Here is a video of my male, Axel, doing the exercise the next day at 24 hours.  I had not checked the weather forecast closely and as it turned out it rained pretty hard overnight.  That rarely causes a problem with artificial trails laid on bare ground but it did seem to make a pretty big difference with the blood line laid in the snow.  Axel had very successfully work blood lines laid in snow tire tracks twice before and had virtually no trouble.  As you watch this video you will see that scenting was much more difficult on this rained on line. Additionally, because of the rain I had a hard time knowing exactly where the line was at.  The rain had washed most of the visual blood away.  Normally when you lay lines in the snow the next day you can see faint brownish smears where the blood is but the rain had washed that all deep into the snow.  The snow was pretty frozen when I worked the line.  Perhaps that prevented much of the scent from percolating up out of the snow or maybe it was just gone similar to the effect rain has on artificial lines laid on bare ground when it rains on that artificial track before the blood dries on the ground and leaves.

The video is long, 10 minutes, and you don’t have to watch the whole thing to get the idea, but if you do watch it all take notice of how I work the dog to balance helping him to be successful and allowing him to make his own mistakes to learn on his own.  You will see how by handling the dog properly Axel eventually figures out how to work the much more difficult scenting conditions than he is used to.  By the end of the track he is nailing it.

When I ran my other dog Addi on her line it was even harder and she took almost to the end to get it figured out.  For whatever reason, the visual blood on the snow was completely gone.  There was only one or two places on the line where I could see a slight discolor in the snow and I believe the available scent was even less than on Axel’s line as well.  Because of the poor scenting conditions I did not run the opposite  lines the next day at 48 hours as planned.  That looked like a disaster waiting to happen. 

As you might have read in a previous post, I had laid a tracking shoe only / no blood  line down in the snow the same day as these lines for my Eibe.  Interestingly, the rain on the tracking shoe line gave my Eibe no trouble at all.  Whether that was because she is an experienced dog and knows how to adjust quickly to different scenting conditions or tracking shoe scent on snow holds up better to rain I can’t say.  But it certainly gives raise to some interesting questions.

Thursday, March 6, 2014

It's a waiting game - pregnant or not?

Too soon to say whether Tuesday (FC Tuesday von Moosbach-Zuzelek) is pregnant as she was bred exactly 4 weeks ago, but I think her sides are a little rounder. We should know for sure in a week. At 17 lbs she is the smallest dachshund we have because even Kunox is now bigger. A sire of Tuesday's upcoming puppies is FC Tom vom Linteler-Forst, V, SchwHk. If Tuesday has puppies, it would be our "V" litter, which means that puppies' names would be starting with "V".

Monday, March 3, 2014

Congratulations to Randy Vick on his outstanding tracking season!

Randy Vick is a veteran tracker from Pavo, GA. During the 2013/14 hunting/tracking season he recovered 66 deer out of 113 calls he took. His tracking partners are Annie, a Mountain Cur, and Pepper, a young Drahthaar. Most of his tracking is done off-leash.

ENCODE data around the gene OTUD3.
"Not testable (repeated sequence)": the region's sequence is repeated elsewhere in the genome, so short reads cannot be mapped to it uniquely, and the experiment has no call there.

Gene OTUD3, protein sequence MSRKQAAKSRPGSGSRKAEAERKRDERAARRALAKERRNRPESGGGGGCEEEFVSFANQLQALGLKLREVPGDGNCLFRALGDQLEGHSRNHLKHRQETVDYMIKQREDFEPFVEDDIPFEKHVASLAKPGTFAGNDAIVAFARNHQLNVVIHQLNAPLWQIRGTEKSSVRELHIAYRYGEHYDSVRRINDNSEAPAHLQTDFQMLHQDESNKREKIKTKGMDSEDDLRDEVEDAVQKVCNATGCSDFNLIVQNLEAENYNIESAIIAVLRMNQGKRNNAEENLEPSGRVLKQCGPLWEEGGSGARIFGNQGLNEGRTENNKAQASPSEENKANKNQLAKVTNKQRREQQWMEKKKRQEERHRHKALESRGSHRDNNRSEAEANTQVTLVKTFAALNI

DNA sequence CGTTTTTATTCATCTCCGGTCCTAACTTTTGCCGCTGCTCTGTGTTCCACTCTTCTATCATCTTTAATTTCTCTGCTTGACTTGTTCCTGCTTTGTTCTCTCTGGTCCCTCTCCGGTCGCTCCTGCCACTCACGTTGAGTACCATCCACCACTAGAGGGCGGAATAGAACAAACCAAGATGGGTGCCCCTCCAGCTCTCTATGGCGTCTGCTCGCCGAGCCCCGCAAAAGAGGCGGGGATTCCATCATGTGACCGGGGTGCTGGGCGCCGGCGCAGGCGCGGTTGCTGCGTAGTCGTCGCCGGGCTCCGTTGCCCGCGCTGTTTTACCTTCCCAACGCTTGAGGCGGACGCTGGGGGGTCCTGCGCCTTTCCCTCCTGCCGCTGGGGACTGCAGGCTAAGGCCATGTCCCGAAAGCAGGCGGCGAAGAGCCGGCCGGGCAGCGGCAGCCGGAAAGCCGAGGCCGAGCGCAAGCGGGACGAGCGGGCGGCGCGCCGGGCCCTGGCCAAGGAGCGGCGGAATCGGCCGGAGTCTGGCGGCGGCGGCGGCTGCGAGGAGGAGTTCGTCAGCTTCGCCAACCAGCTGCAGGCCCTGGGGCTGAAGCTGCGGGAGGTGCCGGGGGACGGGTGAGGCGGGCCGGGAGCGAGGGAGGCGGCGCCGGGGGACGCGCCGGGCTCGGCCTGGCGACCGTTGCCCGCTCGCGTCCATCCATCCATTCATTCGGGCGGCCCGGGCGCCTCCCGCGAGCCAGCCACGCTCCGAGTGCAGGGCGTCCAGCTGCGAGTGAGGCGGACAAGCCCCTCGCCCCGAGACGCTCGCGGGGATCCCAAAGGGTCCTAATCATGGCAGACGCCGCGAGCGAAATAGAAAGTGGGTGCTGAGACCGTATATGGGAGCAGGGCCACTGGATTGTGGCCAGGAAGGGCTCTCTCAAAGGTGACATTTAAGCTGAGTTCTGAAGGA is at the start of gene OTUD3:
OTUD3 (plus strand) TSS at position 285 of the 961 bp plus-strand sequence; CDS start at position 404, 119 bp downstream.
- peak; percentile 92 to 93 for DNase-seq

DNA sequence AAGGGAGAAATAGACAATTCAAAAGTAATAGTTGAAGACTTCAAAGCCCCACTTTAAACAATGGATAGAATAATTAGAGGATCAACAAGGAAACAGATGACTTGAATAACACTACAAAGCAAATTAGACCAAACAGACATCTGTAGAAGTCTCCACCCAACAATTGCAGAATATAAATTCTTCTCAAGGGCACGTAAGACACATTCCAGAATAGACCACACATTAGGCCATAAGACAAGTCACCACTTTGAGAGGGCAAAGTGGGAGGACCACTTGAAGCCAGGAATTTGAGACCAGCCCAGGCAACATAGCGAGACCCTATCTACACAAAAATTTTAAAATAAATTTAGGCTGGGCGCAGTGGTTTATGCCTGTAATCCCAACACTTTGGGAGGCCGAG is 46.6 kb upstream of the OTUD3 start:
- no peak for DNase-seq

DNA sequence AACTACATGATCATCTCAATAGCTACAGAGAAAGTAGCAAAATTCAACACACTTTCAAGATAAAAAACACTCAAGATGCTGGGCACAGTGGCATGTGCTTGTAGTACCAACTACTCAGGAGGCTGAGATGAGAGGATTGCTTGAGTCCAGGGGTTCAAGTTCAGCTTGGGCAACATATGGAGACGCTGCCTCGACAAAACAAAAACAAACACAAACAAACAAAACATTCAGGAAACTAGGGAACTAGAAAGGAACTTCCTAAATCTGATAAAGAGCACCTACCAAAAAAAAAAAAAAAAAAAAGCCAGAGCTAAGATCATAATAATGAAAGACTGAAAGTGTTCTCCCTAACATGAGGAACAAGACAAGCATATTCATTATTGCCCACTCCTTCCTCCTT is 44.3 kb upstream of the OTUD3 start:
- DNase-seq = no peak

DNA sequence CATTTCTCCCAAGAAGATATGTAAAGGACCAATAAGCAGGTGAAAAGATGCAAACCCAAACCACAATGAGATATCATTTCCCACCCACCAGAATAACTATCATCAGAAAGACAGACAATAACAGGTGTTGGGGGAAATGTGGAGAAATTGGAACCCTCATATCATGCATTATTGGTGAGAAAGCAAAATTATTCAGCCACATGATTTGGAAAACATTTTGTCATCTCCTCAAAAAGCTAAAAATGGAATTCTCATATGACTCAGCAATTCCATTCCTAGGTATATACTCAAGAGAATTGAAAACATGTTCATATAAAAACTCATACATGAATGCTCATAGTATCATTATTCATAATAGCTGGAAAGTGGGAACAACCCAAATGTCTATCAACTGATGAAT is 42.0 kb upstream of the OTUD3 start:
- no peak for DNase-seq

There is much to be learned from Annie's work. Few would expect that a Mountain Cur, bred to tree squirrels and coons, would be a "natural" for tracking old, cold ground scent of a wounded deer. This shows that we can't go by breed labels when we select a tracking dog. Ability is where your find it! Your chances of getting a good one may be better with some breeds than with others, but in tracking there is no "rule" or generalization that doesn't have its exceptions.

Of course Annie's handler, Randy Vick, is exceptional too. Both Randy and Annie have the ability, the passion and the endurance that we all admire.

Below pictures are just a small sample of Randy's tracking accomplishments.




Sunday, March 2, 2014

Evaluating Eibe's nose - part 2

by Andy Bensing

Below is a video of the first part of the evaluation trackdiscussed in the previous post.  Unfortunately, my camera battery ran out before the most challenging part of the exercise, the star and the deer feeder crossing.  You will just have to take my word for it that I was totally surprised how easily she worked through the hard parts, especially the deer feeder area.  Here are some photos from a trail cam I happened to have on the feeder.  Not as good as a video but you get the idea.
Breaking down the snow with my tractor.
Laying the tracking shoe trail in alongside the feeder.
Deer at the feeder overnight in the rain.
Eibe and I tracking past the feeder the next afternoon.
As you can see from the video  I can be pretty sure Eibe’s nose has recovered its ability to smell and differentiate hoof print scent between individual deer.  

Thank you to my sports medicine vet Dr. Robert Gillette    from the Veterinary Specialty Center in Buffalo Grove IL  and my longtime friend and local vet Dr. Sherilyn Allen from Ironstone Veterinary Hospital   in Boyertown PA.  Dr. Gillette was able to diagnose that a low thyroid level was the source of the problem and Dr. Allen helped me successfully treat it.  I can’t wait till next September and get my Eibe back in the field at full capacity.